Fish per redd in WSR basin, 1977 – 2016. From Confederated Tribes of the Warm Springs Reservation of Oregon Natural Production Monitoring Progress Report, January 1, 2015 to December 31, 2016. BPA Project # 2008-311-00, BPA contracts #: 64276, 69558, 73078. Authors: Graham Boostrom and Cyndi Baker.

As you can see, the average number of “fish per redd” in the Warm Springs River jumped from 4.0 from 1977-2009, to 13.1 from 2010-2016. (Further, an astounding 19 adult spring chinook were required to result in one redd in 2016, and 24 adults were required in 2017). In other words, there has been a marked increase in pre-spawning mortality since 2010, which coincides with the commencement of SWW operations in late 2009. These pre-spawning deaths could very well be attributable to Chinook adults being infected by C. shasta on their trip up the Deschutes mainstem.

In sum: The increased presence of C. shasta in the Deschutes River is likely due in significant part to marked increases in the parasite’s intermediate host in the lower river, which in turn is likely due to changes in water quality resulting from SWW operations. And the C. shasta parasite is having a very real impact on spring Chinook salmon in the Deschutes River: it is clearly killing juveniles, and is very likely infecting and killing pre-spawning adults as well.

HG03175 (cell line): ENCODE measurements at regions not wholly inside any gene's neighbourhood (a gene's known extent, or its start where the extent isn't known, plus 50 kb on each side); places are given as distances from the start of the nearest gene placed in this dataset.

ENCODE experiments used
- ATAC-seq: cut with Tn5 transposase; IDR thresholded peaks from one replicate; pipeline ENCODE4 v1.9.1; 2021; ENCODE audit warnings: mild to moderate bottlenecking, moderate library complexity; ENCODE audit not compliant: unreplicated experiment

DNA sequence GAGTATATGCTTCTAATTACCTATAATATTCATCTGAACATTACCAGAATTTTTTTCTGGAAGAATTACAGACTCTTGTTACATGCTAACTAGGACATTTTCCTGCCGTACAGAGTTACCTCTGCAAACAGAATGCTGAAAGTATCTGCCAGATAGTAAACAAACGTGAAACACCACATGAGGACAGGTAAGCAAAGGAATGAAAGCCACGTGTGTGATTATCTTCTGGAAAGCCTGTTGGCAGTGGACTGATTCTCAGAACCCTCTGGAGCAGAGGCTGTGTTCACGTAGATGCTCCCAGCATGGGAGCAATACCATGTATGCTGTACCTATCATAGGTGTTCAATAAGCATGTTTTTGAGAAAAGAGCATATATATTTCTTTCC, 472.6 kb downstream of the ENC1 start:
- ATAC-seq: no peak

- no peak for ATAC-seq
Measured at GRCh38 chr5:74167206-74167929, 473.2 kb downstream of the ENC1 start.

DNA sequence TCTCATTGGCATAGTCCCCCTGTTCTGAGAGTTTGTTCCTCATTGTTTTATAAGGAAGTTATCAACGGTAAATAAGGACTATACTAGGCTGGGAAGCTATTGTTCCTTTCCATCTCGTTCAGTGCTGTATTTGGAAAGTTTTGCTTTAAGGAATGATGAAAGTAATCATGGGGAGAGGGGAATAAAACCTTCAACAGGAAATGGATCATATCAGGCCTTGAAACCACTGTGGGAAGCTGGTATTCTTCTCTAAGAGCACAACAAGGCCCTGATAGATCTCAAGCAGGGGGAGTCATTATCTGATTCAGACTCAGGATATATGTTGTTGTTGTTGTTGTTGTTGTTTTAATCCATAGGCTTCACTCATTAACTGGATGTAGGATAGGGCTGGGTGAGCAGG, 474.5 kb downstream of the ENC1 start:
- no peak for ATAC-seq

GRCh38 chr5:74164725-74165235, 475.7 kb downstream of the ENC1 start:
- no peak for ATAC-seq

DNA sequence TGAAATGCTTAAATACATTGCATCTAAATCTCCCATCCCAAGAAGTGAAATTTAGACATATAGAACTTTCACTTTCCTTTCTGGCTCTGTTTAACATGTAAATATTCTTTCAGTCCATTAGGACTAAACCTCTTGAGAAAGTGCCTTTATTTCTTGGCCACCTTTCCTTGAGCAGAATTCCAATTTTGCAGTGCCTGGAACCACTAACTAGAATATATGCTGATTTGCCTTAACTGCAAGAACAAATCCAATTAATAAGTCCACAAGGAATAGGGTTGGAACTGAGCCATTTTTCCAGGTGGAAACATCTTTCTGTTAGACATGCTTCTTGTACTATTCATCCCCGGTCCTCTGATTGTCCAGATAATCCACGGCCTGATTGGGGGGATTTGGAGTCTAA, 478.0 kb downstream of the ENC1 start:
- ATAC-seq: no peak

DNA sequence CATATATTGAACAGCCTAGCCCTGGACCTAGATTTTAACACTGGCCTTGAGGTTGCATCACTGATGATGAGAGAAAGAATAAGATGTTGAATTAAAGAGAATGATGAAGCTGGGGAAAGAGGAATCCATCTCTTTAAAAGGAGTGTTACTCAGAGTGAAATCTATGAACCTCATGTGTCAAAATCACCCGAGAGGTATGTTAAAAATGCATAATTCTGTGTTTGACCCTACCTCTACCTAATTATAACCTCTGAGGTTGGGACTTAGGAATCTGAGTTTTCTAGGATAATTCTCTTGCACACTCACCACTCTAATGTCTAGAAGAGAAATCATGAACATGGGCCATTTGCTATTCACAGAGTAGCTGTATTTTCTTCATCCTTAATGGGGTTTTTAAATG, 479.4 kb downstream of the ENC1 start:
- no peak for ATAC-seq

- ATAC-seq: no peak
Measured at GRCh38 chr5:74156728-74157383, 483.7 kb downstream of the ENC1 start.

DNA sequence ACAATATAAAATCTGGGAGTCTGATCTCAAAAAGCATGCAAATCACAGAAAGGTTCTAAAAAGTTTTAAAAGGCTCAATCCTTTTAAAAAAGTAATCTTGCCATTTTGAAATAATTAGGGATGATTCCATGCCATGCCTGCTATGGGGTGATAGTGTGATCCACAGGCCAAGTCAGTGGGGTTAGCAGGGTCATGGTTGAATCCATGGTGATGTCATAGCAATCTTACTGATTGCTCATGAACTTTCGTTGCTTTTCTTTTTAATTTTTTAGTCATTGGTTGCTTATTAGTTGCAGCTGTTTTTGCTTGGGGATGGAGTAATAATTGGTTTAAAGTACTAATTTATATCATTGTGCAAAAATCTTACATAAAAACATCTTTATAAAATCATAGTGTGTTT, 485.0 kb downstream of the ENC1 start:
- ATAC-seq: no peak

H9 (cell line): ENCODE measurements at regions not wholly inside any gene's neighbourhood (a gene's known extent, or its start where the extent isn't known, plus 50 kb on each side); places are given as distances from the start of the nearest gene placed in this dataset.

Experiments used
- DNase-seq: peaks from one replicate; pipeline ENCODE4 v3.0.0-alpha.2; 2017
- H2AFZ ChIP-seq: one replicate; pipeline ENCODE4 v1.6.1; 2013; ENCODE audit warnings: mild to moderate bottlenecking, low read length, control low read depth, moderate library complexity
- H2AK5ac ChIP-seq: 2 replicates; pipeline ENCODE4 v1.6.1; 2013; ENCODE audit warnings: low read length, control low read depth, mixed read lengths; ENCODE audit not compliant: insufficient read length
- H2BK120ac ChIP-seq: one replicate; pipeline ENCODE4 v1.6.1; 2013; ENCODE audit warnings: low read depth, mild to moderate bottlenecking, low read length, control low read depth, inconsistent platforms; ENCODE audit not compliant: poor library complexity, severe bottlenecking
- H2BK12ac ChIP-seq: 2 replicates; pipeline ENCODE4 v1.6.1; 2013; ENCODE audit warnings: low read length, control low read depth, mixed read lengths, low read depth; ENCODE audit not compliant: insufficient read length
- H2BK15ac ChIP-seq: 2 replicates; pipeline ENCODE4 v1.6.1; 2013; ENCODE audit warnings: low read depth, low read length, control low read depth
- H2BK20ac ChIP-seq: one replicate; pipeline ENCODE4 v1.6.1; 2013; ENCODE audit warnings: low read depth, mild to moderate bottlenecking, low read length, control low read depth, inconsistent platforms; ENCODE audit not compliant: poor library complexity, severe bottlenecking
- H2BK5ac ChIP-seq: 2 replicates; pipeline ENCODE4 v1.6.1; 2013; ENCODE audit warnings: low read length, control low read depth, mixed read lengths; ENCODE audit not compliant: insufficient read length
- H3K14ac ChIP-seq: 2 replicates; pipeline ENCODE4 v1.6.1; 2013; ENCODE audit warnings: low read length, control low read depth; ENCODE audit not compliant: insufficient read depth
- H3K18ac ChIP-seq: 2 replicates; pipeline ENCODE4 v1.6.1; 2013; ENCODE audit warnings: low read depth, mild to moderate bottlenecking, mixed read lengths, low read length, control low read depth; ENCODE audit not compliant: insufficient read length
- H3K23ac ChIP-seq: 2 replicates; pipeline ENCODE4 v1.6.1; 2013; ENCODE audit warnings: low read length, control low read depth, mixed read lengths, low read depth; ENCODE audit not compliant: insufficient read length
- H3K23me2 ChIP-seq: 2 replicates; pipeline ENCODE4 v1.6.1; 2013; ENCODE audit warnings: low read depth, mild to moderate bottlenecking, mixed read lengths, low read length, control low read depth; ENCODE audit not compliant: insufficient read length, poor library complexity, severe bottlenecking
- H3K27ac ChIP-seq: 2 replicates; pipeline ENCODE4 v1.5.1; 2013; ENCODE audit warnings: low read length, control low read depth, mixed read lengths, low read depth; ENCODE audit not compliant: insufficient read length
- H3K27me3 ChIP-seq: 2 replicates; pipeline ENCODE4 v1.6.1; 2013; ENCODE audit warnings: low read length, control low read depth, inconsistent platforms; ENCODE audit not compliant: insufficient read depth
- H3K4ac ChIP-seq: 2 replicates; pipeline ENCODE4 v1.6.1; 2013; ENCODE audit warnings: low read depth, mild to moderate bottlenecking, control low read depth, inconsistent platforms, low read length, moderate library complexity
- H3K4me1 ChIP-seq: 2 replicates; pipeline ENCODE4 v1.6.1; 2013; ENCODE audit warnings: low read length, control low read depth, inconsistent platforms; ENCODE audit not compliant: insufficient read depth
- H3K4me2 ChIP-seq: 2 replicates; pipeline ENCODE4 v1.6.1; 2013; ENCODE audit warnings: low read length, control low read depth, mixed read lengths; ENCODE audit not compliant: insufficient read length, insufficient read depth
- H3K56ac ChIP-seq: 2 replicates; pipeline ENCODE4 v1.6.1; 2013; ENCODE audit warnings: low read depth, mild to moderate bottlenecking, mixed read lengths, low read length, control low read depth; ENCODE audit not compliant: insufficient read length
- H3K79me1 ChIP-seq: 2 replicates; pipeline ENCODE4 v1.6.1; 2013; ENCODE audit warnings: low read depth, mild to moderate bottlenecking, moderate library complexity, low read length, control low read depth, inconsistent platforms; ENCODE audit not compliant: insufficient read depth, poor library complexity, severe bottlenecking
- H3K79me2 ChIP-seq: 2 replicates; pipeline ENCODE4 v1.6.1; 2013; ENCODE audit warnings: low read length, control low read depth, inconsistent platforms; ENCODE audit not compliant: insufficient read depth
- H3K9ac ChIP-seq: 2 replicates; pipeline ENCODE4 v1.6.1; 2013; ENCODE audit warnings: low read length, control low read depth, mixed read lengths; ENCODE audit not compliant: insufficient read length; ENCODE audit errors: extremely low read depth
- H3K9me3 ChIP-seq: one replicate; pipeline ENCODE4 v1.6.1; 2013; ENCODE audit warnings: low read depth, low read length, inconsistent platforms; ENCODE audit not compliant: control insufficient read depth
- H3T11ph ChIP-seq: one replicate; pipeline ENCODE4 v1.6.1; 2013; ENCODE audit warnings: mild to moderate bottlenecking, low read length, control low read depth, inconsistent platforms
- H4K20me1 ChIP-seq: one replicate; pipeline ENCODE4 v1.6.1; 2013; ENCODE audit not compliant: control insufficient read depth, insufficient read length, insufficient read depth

Deschutes River Spring Chinook Need Help

            More information is needed on C. shasta’s present impacts on Chinook salmon in the Deschutes basin. And it is imperative that basin stakeholders take a hard look at the role of SWW operations in the rise of this fish-killing parasite. C. shasta is not just impacting the threatened wild population of Deschutes River spring Chinook: it is likely playing a role in the extremely low numbers of spring Chinook returning to the Pelton Round Butte Project as part of fish reintroduction efforts there. We call on the agencies responsible for the management of this wild run of spring Chinook to acknowledge these impacts, study the situation, and take aggressive action to stop the loss of these fish before it’s too late. The present decline in wild spring Chinook numbers would predict an extinction event unless such aggressive action is taken. It is time to stop blaming ocean conditions and climate change for this problem, and acknowledge that there are immediate actions we can take that would likely reverse the decline of this treasured wild run.